My sincerest thanks goes out to Travel Oregon  for inviting me into their little slice of heaven, and for making me feel valued and special. I’d also like to thank all of the participating chefs, growers, winemakers and artisan producers. Their dedication to their crafts, commitment to sustainability and respect for the land is an inspiration to me and an example that we can all follow. And last but not least, I thank my fellow travelers just for being the great group of bloggers that they are. I couldn’t imagine sharing this experience with a more fun bunch! I enjoyed spending time with each one of them and look forward to the next time our paths cross.
When we arrived at Kitchen Cru on Saturday morning, the ladies from Sassafras had tall, chilled glasses of watermelon lemonade waiting for us. It was wonderful! So wonderful, in fact, that I probably drank a whole gallon of the stuff all by myself. Tomato jam aside, I knew that when I got home I would be making that lemonade. While I didn’t use their exact recipe, I think my version, inspired by the original, comes pretty darn close.
This lemonade is light, refreshing and utterly delicious. Plus, it’s one of the prettiest shades of red you’ll ever see. It is made by pureeing fresh watermelon and adding a lemon and basil infused simple syrup. Basil does wonderful things when paired with fresh fruits, and it’s a natural in this drink.
You can adjust the sweetness of the lemonade by adding more or less of the syrup to your taste. Plus, you can take it up a notch by adding a shot of vodka or gin for a grown up version.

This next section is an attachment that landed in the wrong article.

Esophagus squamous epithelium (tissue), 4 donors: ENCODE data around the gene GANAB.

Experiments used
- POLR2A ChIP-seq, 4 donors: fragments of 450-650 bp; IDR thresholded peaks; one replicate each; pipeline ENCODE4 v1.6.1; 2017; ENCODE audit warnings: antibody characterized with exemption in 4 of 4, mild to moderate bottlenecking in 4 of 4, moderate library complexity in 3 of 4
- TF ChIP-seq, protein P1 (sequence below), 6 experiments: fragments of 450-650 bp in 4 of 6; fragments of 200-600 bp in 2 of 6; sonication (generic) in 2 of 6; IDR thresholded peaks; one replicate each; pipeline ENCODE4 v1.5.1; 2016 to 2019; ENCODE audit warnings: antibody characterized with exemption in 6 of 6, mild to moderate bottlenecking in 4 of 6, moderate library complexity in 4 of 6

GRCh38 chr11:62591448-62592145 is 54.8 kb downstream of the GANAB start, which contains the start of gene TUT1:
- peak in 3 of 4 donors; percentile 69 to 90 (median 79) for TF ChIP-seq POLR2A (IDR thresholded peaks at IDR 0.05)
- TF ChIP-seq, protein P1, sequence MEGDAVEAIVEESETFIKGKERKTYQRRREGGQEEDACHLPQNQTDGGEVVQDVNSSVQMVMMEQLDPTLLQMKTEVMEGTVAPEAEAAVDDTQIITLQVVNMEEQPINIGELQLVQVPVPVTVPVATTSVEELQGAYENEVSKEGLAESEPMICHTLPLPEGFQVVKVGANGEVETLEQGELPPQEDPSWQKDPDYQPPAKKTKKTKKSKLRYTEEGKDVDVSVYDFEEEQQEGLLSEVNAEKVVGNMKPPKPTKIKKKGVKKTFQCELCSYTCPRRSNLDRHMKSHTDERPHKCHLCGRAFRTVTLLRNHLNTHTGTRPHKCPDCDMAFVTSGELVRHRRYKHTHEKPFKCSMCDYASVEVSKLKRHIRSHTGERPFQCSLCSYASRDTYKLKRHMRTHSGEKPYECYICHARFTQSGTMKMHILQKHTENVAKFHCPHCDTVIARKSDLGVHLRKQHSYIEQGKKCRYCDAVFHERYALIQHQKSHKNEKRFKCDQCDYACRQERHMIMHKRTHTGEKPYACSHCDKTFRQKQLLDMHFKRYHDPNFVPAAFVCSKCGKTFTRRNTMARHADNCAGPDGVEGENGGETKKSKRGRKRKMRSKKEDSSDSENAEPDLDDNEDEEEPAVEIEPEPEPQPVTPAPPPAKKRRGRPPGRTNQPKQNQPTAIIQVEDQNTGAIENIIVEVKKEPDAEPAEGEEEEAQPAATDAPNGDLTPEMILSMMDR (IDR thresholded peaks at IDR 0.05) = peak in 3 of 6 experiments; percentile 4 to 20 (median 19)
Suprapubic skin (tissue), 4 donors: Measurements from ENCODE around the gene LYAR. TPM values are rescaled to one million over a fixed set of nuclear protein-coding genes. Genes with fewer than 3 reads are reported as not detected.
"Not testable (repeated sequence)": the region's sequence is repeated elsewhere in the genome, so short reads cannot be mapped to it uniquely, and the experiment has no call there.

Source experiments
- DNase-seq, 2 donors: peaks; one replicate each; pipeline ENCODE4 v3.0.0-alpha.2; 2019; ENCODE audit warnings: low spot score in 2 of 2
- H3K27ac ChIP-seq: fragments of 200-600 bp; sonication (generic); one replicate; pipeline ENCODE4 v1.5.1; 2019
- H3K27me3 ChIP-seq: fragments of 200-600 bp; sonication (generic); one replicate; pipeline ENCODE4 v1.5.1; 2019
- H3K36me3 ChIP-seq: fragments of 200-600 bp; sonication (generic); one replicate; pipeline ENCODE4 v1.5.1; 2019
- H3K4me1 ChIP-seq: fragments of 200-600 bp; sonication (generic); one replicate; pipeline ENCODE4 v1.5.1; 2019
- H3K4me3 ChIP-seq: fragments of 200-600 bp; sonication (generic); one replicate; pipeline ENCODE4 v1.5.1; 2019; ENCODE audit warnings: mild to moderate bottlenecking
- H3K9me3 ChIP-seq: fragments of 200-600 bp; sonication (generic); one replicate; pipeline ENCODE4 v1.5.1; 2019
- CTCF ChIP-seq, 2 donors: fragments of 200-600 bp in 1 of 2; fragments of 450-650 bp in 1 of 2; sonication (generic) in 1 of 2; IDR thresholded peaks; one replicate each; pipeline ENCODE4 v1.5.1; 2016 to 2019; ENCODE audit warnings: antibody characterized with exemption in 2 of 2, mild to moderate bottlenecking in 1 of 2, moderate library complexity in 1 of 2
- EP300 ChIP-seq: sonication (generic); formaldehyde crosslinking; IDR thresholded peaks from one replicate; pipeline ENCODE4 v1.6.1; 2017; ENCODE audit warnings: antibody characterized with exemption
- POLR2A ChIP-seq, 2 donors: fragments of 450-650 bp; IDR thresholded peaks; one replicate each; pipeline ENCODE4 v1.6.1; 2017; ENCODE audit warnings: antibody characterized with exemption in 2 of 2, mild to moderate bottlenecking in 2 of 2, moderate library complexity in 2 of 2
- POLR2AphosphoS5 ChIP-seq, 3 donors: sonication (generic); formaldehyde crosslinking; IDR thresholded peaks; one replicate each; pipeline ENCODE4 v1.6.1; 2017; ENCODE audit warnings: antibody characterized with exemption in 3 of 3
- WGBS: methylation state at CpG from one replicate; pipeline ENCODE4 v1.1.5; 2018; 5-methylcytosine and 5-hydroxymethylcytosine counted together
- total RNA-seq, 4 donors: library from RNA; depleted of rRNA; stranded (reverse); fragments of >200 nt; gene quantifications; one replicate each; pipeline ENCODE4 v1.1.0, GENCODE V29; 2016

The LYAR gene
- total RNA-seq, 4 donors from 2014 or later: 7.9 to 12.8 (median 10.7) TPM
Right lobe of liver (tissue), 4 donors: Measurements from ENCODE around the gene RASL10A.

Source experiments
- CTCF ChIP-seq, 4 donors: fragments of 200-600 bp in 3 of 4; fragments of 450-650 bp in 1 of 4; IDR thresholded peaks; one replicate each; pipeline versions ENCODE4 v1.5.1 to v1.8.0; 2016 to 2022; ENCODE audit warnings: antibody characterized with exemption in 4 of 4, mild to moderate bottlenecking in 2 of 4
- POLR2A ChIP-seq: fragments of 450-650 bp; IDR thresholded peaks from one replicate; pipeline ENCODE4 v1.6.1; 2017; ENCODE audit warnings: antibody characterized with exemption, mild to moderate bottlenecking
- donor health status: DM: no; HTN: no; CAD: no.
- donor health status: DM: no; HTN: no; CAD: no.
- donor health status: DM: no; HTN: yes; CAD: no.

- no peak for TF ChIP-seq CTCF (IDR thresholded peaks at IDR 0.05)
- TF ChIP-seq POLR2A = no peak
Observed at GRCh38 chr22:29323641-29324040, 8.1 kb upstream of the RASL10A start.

I’m still able to find watermelon in the markets here, but I’m sure not for long. So, if you’re looking to celebrate summer’s last hurrah, hurry and make some basil-infused watermelon lemonade – while you still can.
Basil-Infused Watermelon Lemonade
1 medium-sized seedless watermelon (about 4 pounds)
1 cup fresh lemon juice
1 cup water
2 cups granulated sugar
1/2 cup fresh basil leaves
Cut open the watermelon and scoop out the flesh. Discard any seeds that you find. Using a blender, puree the flesh in batches. Strain through a fine mesh strainer and into a large pitcher. Set aside.
Combine the lemon juice, water and sugar in a saucepan and bring to a boil. Continue to boil for a few minutes until the sugar is completely dissolved.
Remove from the heat, stir in the basil and let steep, covered, for about 15 minutes. Remove basil and discard.
Add about 1 cup of the lemon juice mixture to the watermelon juice and mix well. Taste and add more if you want it sweeter.
Serve chilled or over ice.
The leftover simple syrup will keep for up to a month in the fridge.
Makes approximately 2 quarts.